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Are drones, 3D printers, crowdfunding and supercomputers enough to prevent wildlife poaching? This ambitious initiative believes they just might be.
It sounds like an excerpt out of a Buzzword Weekly: Ground operators are equipped with 3D printers to have spare parts on-demand, while the drones fly around in SA’s skies following routes based on algorithms, which are churned by supercomputers back in the States. Importantly, however, these methods seem to pay-off.
According to the organisation, using drones and sophisticated algorithms have been in testing for the last two years in southern Africa.
The team has also partnered with the University of Maryland in the US which is behind the ground-breaking code responsible for the drones’ flight patterns, finding out where the elephants and rhinos hangout.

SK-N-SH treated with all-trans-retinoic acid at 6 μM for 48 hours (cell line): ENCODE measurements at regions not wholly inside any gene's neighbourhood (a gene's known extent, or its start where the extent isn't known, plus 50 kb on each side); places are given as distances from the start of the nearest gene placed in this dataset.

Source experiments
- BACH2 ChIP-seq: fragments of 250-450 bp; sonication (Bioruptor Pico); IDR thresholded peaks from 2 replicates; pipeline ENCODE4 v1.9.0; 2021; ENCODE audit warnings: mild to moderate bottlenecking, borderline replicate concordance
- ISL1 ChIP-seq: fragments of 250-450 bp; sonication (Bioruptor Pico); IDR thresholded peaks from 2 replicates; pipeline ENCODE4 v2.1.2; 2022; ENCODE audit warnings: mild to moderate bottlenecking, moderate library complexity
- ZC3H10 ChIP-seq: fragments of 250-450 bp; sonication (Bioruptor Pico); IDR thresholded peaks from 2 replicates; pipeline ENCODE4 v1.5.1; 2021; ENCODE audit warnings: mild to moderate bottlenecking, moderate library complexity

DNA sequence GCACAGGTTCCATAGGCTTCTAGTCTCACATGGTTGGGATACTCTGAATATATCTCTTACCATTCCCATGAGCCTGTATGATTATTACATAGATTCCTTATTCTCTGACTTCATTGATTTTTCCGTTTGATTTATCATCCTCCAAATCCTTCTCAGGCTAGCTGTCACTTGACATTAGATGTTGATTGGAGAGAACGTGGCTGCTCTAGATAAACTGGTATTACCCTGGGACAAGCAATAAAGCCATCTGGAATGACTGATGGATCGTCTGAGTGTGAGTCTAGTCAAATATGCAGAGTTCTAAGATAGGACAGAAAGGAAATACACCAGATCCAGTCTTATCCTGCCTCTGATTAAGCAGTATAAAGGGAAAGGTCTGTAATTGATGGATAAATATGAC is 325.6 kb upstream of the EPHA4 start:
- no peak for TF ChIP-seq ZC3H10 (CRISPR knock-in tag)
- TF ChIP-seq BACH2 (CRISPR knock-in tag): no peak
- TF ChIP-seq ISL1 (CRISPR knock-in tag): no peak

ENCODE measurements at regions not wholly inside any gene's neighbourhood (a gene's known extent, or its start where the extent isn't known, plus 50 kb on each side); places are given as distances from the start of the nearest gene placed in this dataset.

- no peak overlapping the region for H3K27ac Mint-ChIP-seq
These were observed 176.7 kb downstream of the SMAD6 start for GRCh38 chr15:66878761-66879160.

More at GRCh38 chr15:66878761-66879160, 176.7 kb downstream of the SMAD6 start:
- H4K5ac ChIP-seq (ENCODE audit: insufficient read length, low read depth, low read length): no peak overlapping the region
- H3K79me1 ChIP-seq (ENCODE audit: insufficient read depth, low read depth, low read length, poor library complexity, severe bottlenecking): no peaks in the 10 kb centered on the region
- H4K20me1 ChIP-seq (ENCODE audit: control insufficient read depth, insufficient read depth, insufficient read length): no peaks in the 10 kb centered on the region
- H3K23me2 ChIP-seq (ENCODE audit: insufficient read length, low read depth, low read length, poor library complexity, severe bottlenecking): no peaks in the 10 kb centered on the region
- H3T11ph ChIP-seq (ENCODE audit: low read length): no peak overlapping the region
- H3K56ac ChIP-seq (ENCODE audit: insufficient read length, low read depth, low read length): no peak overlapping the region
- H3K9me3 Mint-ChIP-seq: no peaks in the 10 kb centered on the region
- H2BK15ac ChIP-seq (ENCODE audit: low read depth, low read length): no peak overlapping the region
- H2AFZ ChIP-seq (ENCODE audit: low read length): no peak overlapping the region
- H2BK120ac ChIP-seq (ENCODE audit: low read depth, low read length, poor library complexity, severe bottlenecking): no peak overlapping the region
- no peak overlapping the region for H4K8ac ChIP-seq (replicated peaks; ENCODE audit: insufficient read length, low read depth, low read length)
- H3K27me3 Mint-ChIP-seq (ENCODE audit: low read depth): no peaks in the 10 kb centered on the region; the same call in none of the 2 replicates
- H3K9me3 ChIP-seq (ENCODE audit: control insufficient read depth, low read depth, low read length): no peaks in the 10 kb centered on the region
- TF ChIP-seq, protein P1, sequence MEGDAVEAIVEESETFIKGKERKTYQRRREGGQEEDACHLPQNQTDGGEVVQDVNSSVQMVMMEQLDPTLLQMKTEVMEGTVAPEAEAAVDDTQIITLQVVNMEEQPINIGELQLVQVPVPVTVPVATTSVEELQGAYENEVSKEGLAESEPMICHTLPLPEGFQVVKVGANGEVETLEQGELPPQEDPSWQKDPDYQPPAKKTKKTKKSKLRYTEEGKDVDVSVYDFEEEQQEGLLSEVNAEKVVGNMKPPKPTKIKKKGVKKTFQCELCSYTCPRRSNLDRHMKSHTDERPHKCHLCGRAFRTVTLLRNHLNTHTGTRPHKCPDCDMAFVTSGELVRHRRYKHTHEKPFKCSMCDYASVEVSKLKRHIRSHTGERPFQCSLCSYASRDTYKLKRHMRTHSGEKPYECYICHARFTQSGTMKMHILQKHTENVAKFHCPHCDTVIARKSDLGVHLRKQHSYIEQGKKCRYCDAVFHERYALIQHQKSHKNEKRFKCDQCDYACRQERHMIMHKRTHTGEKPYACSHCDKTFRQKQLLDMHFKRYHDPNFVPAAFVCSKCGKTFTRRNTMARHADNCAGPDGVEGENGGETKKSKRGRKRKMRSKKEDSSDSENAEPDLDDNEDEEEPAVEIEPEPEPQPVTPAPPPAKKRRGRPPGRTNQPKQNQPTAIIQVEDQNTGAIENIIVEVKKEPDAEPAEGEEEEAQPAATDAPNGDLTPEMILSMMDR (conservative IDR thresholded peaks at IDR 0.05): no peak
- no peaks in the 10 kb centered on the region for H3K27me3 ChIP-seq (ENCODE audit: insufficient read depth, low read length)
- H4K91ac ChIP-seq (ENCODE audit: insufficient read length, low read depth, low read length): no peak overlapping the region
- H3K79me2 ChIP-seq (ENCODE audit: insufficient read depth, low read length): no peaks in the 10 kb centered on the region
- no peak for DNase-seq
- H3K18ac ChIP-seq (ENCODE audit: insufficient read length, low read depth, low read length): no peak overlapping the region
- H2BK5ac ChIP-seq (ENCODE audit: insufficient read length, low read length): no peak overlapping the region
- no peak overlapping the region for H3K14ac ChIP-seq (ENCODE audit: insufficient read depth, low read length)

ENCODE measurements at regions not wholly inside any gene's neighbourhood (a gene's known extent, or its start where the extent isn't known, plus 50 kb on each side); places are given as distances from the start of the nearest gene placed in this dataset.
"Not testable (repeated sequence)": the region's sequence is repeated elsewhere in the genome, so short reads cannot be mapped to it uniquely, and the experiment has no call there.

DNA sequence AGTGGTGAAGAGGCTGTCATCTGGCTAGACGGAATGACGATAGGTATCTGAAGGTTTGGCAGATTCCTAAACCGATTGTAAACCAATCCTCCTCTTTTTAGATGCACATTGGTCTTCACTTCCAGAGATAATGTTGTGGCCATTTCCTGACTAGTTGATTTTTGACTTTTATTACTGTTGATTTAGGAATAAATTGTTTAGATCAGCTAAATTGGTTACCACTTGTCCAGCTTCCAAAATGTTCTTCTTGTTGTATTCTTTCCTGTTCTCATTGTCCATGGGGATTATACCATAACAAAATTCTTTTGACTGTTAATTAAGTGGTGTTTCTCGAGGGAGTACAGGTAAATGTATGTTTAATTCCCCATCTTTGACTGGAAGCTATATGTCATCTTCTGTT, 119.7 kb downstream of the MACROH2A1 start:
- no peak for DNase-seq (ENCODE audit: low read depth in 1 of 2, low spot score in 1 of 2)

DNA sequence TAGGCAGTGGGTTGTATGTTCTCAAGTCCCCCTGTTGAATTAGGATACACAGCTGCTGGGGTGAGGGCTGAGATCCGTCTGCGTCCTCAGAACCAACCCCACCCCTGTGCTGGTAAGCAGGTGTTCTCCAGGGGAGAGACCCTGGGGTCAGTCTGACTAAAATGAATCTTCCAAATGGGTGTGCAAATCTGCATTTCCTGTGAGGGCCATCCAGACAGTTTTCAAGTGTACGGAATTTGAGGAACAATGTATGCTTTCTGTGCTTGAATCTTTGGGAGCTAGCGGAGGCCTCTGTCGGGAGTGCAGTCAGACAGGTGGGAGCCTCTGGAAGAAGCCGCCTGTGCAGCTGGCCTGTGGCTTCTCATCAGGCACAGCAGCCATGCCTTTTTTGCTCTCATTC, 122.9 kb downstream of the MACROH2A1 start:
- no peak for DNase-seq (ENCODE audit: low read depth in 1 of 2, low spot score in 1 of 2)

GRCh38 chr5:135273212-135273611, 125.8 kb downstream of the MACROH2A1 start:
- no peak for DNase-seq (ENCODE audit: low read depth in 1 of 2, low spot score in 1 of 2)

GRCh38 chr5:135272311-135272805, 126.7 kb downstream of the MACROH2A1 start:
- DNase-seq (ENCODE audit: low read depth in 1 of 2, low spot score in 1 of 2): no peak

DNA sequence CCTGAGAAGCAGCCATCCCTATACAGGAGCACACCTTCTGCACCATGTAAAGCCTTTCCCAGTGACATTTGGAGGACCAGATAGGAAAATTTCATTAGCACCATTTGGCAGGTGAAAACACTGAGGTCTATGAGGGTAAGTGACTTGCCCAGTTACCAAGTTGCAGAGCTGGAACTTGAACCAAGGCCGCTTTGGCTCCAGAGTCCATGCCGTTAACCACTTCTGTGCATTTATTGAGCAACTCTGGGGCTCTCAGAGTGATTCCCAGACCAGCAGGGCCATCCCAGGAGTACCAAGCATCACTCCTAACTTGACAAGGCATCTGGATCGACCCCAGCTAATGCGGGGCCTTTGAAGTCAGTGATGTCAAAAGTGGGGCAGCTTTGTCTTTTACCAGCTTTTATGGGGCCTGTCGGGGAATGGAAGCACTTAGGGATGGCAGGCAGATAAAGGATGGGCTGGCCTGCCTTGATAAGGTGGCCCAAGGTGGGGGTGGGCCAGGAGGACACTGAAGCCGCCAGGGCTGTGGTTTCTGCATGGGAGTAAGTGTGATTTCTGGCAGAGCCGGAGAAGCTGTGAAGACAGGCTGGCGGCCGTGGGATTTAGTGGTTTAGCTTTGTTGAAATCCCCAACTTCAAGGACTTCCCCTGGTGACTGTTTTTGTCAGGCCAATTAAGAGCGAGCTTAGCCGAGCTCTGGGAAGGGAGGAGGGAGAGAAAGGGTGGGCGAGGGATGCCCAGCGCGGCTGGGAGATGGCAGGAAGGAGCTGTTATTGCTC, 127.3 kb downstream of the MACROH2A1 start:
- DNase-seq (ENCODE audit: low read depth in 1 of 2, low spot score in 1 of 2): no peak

The code integrates several factors such as the poachers’ known past behaviours, terrain information (elevation data, trafficability data), and the movement patterns of the animals. It’s also said to be based on the same tech that was used to predict where roadside bombs would be placed in Iraq and Afghanistan, with 93% accuracy.
Air Shepherd isn’t the first initiative to look to drones as a means of deterring poaching in the African Bush. In 2013, Google donated US$5-million to the World Wildlife Federation in an effort to fund a drone program aimed at relieving poaching in areas such as Nepal and Sub-Saharan Africa.
Air Shepherd will now see the Lindbergh Foundation partnering with several organisations based in South Africa to combine their experience and skills in a joint effort to maximise the use of drone technology in the fight against wildlife crime.
In a mission to raise half a million big ones, Air Shepherd is throwing a crowdfunding party where you can pledge anything from US$10 to US$25 000.
Update: The article has been updated to include the updated video of Air Shepherd.